updated 18 Nov 2012, 04:44
Login password
Tue, Nov 13, 2012
The New Paper
Email Print Decrease text size Increase text size
Transgender couple wants a child
by Zaihan Mohamed Yusof

Boy meets girl. They fall in love and get married.

The next step? Kids, naturally. It’s just a matter of time, most would agree.

But for this Thai couple, life is not so straightforward.

They are transgenders.

One is a man bent on becoming a woman, and the other is a woman who wants to become a man.

And their dream is to have a child while it is still physically possible.

“Love can happen to anyone,” Mr Sittichai “Pond” Suafug tells The New Paper on Sunday from Bangkok, through an interpreter, “even though we may not be regarded as ‘normal’.

“Every gender can love and be loved as well as live together in (Bangkok).

“Who in the world would believe that a tomboy would fall in love with a ladyboy?”

Their unusual love story, reported in The Bangkok Post on Nov 2, has captured the attention of the Thai public. A short video clip on the newspaper’s website has garnered 11,500 views as of yesterday.

What makes their situation more intriguing – and controversial – is their determination to have a child.

Says Mr Suafug, 23, who intends to get a full-time job after completing university:“We want to start a family soon via artificial insemination. But we would have to seek medical consultation as well as counselling.”

He would not elaborate why the couple would require medical help to conceive.

Only with the “child issue” resolved would Mr Suafug and his lover Benhamaporn “Ben” Rotjutakul, consider going for their sex change operations.

Mr Suafug, who refers to himself as “phuying praphet song” (a woman of the second kind) rather than the more degrading “khatoey” (ladyboy or transgender male), first met his lover five years ago while playing online games.

Neither of them knew of the other’s sexual orientation, says Mr Suafug, who has long silky curls.

For three months, they chatted as friends without exchanging photographs or making a phone call.

They learnt of each others’ sexuality only on their first meeting. And it seemed a “perfect match”.

Says Ms Rotjutakul, 25, in Thai: “Whe nwe first met, we couldn’t look each other in the eye. I could accept Pond but I was worried that she would feel bad (about being in a relationship with me).

“But I felt better after I met(Mr Suafug).”

They soon became a couple.

The following year, they enrolled in an accountancy course at Dhurakij Pundit University in the Thai capital.

They’re still classmates, now in their fourth year.

During school holidays, they support themselves by working part-time.

They’ve been living together in a rented house in Bangkok.

Their world is a tiny room, smaller than an average HDB room, decorated with all things pinkand their favourite cuddly Doraemon dolls.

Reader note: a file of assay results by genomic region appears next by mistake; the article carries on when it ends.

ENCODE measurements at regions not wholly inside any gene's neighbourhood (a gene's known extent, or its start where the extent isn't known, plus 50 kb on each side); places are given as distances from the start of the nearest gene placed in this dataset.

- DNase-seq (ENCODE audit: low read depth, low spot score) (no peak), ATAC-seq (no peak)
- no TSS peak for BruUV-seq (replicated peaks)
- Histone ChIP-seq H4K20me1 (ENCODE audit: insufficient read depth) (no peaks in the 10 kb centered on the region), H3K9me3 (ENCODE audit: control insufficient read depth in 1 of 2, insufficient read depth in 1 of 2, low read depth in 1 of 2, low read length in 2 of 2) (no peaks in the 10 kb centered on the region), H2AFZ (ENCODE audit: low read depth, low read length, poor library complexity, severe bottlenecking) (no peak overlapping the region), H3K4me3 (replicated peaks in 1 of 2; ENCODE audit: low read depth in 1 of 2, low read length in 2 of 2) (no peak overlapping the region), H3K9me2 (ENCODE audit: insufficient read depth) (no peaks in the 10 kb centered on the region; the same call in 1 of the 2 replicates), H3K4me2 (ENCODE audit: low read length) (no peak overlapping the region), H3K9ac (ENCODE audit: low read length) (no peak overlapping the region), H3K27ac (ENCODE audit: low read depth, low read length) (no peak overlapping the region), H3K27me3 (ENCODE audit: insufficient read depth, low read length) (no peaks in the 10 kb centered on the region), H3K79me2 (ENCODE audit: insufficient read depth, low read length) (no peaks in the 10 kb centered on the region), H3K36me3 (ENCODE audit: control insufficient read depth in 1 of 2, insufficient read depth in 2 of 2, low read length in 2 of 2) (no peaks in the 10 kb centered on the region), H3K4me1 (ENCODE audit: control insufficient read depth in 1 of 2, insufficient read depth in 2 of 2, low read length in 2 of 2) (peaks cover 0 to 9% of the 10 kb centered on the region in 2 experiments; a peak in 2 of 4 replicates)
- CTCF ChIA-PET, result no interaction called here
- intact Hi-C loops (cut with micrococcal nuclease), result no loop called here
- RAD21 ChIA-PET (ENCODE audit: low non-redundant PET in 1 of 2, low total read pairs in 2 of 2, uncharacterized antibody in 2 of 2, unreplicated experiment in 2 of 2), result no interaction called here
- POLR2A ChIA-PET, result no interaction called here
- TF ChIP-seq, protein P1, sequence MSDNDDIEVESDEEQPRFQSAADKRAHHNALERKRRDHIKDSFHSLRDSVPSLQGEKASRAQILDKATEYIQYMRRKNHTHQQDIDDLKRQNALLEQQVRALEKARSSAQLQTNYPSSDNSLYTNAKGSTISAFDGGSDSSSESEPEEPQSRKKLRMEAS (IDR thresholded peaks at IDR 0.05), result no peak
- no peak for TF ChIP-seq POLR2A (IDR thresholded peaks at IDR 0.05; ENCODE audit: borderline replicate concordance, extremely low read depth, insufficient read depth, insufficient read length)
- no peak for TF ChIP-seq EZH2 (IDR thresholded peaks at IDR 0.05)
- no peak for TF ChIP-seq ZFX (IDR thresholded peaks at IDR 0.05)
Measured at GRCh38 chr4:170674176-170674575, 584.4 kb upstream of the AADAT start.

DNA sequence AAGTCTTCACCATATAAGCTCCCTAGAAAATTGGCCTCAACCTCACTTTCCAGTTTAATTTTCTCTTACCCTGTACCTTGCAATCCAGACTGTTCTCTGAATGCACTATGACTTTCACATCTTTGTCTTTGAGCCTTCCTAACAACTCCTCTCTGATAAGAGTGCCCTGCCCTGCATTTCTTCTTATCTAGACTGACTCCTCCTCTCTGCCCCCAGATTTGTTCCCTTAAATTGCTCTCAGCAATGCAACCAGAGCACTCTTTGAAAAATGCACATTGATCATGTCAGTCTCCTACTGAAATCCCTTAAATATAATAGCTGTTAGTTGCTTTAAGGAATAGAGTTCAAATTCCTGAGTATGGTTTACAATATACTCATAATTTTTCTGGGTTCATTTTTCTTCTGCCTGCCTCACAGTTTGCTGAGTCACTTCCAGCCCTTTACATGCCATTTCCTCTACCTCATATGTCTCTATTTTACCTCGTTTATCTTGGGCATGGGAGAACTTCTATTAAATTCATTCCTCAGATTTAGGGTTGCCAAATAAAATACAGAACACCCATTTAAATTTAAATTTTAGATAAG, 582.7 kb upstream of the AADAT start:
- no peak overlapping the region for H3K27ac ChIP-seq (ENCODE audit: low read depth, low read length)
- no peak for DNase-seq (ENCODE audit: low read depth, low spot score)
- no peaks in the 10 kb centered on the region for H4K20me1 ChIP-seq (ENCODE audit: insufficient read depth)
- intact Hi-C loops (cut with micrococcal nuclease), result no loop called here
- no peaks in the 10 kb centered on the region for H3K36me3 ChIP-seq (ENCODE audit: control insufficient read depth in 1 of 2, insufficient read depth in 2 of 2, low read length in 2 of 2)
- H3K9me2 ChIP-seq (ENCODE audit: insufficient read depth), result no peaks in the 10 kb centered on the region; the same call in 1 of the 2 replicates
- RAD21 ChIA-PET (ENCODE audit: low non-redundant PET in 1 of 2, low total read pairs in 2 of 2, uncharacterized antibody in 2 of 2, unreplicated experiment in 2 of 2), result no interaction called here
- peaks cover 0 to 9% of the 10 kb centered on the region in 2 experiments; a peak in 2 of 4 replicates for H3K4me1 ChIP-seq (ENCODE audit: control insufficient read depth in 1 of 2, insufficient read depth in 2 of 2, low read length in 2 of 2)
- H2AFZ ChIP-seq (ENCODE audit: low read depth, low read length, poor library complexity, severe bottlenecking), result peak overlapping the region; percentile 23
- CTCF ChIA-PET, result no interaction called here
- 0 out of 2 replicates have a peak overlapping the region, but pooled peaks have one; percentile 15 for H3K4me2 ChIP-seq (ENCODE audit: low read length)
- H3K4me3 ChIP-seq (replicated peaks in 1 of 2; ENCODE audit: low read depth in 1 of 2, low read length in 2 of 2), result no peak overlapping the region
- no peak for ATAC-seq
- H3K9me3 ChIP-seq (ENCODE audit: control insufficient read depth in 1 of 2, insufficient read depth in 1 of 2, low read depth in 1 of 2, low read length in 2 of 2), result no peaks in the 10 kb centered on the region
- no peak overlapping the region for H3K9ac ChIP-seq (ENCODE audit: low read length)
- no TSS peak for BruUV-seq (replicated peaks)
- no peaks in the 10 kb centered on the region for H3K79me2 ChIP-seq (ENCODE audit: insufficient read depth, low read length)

It doesn’t matter that the plywood ceiling is coming apart.

They’ve decorated the faded wooden door outside their room with their palm prints.

No matter, too, that at least two dogs and two cats share their cramped space.

For Mr Suafug and Ms Rotjutakul, love is eternal, immortalised by the many sepia-toned photos of the couple posing cheek-to-cheek.

Says Ms Rotjutakul, whose spiky hair makes her seem slightly taller than her lover: “It’s hard for a transgender like Pond to find someone who is sincere because they don’t think about getting married.

“I wanted her to know that I truly love her.”

So she made the ultimate gesture of love by asking for Mr Suafug’s hand in marriage.

They registered the marriage on Valentine’s Day this year at a local district office.

Their parents were kept in the dark.

Says Mr Suafug with a laugh: “Of course the officials were shocked. It’s the first time they’ve encountered such a union.”

In the eyes of Thai law, the couple’s marriage is legal and binding – a union between man, Mr Suafug, and woman,Ms Rotjutakul.

In the couple’s eyes though, Ms Rotjutakul is the husband and Mr Suafug, the wife.

Ms Rotjutakul has opted not to change her status to “Mrs” in the marriage certificate which the couple proudly showed The Bangkok Post.

Yet it seems that Mr Suafug still wears the pants at home.

During the interview, he barks endearingly at Ms Rotjutakul, asking her the proper spelling of their university’s name in English. She shouts back, asking for pen and paper.

Their parents, who got to know about the marriage only from Thai media reports, have accepted their relationship.

A customary wedding is next on the agenda.

And after that, children.

But would the children be confused about their parents’ sexual identities?

Says Ms Rotjutakul: “We will tell them the truth even if it hurts.

“Our children will address me as ‘Pa’ (father)and Pond as ‘Mae’ (mother).”

Adds Ms Rotjutakul, who says she has Chinese blood in her heritage:“We will educate them about our situation and how our relationship came about.”

After their marriage became public knowledge, others in a similar situation contacted the couple.

Mr Suafug says: “It shows that there are others just like us, but they don’t dare to come out just yet.

“We want to let them know that if you love one another and not hurt others, society will accept you.”

[email protected]

Get The New Paper for more stories.

readers' comments

Copyright © 2012 Singapore Press Holdings Ltd. Co. Regn. No. 198402868E. All rights reserved.